-Do you really want such a massively inefficient structure? This isn't just a one-time cost--your house will cost as much to heat and cool as two or three houses of the same square footage. Overall, you can count on tremendous additional costs for construction and heating/cooling (depending on where you live). At the same time, despite all this additional cost (and maintenance), you wind up with absurdly long walks from one wing to another unless you want to go outside, not to mention zero privacy in any of the rooms.

I think a better decision is to have a conventional house with a smaller footprint, that will save so much money in construction and HVAC that you will never need to worry about renting out part of your house to complete strangers. You could easily have a wing on the house so the pool is flanked on 2 sides, and reduce your exterior exposure by a third or more.

I hate to be such a downer, but on the bright side: this really has given you a taste of what you're interested in, and you can take what you've learned now to an architect and get a better product faster.

    Bookmark   April 10, 2013 at 3:54PM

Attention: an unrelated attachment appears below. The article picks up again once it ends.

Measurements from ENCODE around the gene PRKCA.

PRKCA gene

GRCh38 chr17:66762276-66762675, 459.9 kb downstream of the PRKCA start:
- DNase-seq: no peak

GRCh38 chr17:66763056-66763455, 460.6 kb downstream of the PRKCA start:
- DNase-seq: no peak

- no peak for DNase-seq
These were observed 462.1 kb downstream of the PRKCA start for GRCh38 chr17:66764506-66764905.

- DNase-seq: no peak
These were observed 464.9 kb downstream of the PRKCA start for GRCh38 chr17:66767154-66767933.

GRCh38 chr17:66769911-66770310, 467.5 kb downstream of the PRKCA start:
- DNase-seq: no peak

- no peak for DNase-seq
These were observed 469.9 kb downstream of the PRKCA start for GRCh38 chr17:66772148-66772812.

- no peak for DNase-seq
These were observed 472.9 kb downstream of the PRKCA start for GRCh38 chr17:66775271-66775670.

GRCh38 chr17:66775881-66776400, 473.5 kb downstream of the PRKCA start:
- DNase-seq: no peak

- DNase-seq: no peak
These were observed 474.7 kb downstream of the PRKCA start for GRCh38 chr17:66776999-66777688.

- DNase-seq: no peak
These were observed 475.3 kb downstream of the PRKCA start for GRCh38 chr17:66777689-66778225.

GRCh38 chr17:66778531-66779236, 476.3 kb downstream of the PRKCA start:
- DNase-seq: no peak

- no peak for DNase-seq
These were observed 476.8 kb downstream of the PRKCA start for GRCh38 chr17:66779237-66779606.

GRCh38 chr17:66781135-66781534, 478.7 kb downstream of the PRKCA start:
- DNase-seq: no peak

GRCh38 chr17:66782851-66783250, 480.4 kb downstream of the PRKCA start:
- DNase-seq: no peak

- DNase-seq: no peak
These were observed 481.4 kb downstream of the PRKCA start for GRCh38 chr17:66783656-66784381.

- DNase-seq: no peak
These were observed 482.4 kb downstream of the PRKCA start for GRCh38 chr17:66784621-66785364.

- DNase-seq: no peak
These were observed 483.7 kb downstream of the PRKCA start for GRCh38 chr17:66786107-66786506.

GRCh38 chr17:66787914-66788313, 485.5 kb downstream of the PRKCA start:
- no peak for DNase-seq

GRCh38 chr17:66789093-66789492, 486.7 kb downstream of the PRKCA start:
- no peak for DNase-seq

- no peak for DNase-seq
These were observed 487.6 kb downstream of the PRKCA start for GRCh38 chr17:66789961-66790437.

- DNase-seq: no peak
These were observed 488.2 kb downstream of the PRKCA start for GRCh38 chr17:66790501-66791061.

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Thanks CamG for your comments. I did consider the points that you mentioned before drawing this plan. I am convinced that I need the master bedroom on the main level. I do not want to go looking for a new house in my old age. That being the first requirement, even if I decide to go with a typical build-up rather than build-out plan, I only have 2 bed room to build on the 2nd floor. I am not sure how much cost saving it will be. Also, I do not even plan having everything in the the kitchen right away. Only plan for it just in case. I am not sure if the U-Shaped plan is the issue here or Single-Storey or both. Please share your thoughts, so I can revise my plan accordingly. I appreciate your time and help.

    Bookmark   April 10, 2013 at 6:03PM
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I don't think I was clear. The master on the main floor is not the problem. The issue with the high cost is the massive amount of exterior walls and the three sections that barely touch. In essence, you're heating and cooling three separate houses because they only share a few feet of walls. I think inherent in this shape is master not having privacy because its windows face the courtyard, but that is minor.